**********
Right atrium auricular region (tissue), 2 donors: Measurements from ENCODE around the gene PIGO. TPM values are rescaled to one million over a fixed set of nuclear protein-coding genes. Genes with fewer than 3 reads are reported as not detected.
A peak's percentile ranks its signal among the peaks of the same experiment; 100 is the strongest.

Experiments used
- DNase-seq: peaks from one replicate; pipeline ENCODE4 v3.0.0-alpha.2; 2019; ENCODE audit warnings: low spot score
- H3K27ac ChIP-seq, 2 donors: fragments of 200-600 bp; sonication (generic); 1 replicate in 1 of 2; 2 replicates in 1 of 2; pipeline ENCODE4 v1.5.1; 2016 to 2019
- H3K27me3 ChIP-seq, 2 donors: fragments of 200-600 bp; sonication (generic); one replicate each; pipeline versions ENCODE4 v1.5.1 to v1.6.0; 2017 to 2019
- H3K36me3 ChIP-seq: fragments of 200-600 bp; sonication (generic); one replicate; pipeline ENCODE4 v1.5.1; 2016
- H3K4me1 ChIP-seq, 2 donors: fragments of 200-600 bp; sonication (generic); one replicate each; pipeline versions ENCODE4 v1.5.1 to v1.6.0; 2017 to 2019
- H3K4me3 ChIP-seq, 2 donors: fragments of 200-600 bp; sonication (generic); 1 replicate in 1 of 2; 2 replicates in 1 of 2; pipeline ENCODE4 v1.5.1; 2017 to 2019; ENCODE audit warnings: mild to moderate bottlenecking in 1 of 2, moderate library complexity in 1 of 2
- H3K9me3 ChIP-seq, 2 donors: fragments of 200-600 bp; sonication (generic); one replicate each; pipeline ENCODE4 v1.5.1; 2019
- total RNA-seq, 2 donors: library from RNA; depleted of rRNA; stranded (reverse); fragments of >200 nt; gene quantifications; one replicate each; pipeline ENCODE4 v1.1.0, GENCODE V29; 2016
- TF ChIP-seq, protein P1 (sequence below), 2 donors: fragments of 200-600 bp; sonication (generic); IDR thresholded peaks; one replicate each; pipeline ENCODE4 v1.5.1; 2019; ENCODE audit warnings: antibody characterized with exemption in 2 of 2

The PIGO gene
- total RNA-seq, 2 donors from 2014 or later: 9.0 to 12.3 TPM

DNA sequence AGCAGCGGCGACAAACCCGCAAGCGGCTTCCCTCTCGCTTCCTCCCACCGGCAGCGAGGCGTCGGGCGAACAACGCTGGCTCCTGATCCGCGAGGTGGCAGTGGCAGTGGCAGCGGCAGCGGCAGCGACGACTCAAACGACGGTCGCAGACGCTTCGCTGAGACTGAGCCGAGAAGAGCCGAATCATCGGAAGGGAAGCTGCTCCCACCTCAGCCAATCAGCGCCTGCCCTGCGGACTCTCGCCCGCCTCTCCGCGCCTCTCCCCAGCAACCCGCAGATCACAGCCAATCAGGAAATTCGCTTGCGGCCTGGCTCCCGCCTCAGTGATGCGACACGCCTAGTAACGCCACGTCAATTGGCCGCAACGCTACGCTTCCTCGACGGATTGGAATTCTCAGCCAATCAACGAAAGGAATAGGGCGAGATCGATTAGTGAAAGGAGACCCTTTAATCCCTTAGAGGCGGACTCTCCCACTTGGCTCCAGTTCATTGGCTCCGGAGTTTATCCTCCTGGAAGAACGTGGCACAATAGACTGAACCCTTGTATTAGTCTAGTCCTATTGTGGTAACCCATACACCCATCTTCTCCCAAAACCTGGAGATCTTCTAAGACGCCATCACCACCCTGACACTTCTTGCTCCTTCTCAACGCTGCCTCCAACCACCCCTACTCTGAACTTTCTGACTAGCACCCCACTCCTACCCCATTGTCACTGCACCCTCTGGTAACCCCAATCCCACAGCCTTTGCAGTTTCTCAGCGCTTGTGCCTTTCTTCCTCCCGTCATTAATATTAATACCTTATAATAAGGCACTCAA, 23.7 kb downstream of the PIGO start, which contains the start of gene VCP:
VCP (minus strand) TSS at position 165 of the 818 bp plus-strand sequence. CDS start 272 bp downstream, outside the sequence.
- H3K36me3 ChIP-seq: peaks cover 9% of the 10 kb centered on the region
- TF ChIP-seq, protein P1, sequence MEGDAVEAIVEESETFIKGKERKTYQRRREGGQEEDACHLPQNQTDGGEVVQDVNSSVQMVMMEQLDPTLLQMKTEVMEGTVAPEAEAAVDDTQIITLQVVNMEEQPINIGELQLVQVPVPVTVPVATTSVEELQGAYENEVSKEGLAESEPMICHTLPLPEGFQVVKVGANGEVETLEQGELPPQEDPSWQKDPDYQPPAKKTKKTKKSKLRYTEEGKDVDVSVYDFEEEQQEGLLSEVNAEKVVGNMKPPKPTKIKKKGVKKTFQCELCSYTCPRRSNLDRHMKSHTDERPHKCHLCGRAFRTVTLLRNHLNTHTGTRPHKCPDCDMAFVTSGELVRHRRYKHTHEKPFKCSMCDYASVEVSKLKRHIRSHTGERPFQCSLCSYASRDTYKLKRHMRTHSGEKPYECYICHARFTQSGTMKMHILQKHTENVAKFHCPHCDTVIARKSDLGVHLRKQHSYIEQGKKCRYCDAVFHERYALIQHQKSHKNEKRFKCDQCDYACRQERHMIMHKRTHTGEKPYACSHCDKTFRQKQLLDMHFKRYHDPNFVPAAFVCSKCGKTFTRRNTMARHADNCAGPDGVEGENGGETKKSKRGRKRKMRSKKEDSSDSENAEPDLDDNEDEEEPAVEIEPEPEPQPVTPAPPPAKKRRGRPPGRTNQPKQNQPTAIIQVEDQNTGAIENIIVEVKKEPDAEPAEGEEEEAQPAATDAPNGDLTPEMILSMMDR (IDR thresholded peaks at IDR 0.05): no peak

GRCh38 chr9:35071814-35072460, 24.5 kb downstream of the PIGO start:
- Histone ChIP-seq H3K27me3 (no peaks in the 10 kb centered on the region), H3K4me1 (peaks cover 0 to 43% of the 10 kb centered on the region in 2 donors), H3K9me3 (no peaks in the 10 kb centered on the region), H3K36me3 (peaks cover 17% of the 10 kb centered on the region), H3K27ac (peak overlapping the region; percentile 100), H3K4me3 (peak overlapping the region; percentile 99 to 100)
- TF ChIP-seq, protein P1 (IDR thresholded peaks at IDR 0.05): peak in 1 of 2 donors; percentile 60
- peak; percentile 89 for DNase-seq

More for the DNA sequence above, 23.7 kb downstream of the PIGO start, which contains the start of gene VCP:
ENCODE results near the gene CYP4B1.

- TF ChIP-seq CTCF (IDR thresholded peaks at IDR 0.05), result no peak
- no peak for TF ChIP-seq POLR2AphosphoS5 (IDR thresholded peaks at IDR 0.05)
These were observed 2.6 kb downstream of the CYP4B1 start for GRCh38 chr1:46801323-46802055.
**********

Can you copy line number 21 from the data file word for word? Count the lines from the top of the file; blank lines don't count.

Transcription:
- TF ChIP-seq, protein P1 (IDR thresholded peaks at IDR 0.05): peak in 1 of 2 donors; percentile 60